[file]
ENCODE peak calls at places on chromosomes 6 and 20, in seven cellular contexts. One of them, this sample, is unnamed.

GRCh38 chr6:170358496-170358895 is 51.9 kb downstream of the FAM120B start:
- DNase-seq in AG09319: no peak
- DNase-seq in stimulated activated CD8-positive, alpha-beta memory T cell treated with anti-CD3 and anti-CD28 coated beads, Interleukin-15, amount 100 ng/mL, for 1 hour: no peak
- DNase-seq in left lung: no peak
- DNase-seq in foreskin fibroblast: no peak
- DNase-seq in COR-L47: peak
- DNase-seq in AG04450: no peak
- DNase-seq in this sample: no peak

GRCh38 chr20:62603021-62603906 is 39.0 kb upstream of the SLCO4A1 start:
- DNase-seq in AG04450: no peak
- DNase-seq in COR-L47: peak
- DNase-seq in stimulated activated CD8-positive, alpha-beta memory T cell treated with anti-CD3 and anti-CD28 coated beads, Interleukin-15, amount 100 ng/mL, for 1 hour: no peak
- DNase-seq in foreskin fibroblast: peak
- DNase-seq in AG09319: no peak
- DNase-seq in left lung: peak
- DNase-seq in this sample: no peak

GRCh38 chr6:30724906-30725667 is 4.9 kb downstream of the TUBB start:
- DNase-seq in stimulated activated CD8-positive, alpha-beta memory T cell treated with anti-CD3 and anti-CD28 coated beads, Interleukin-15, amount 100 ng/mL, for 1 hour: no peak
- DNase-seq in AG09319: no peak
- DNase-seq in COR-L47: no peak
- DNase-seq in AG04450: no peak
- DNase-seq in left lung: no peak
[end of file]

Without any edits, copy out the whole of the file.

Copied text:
ENCODE peak calls at places on chromosomes 6 and 20, in seven cellular contexts. One of them, this sample, is unnamed.

GRCh38 chr6:170358496-170358895 is 51.9 kb downstream of the FAM120B start:
- DNase-seq in AG09319: no peak
- DNase-seq in stimulated activated CD8-positive, alpha-beta memory T cell treated with anti-CD3 and anti-CD28 coated beads, Interleukin-15, amount 100 ng/mL, for 1 hour: no peak
- DNase-seq in left lung: no peak
- DNase-seq in foreskin fibroblast: no peak
- DNase-seq in COR-L47: peak
- DNase-seq in AG04450: no peak
- DNase-seq in this sample: no peak

GRCh38 chr20:62603021-62603906 is 39.0 kb upstream of the SLCO4A1 start:
- DNase-seq in AG04450: no peak
- DNase-seq in COR-L47: peak
- DNase-seq in stimulated activated CD8-positive, alpha-beta memory T cell treated with anti-CD3 and anti-CD28 coated beads, Interleukin-15, amount 100 ng/mL, for 1 hour: no peak
- DNase-seq in foreskin fibroblast: peak
- DNase-seq in AG09319: no peak
- DNase-seq in left lung: peak
- DNase-seq in this sample: no peak

GRCh38 chr6:30724906-30725667 is 4.9 kb downstream of the TUBB start:
- DNase-seq in stimulated activated CD8-positive, alpha-beta memory T cell treated with anti-CD3 and anti-CD28 coated beads, Interleukin-15, amount 100 ng/mL, for 1 hour: no peak
- DNase-seq in AG09319: no peak
- DNase-seq in COR-L47: no peak
- DNase-seq in AG04450: no peak
- DNase-seq in left lung: no peak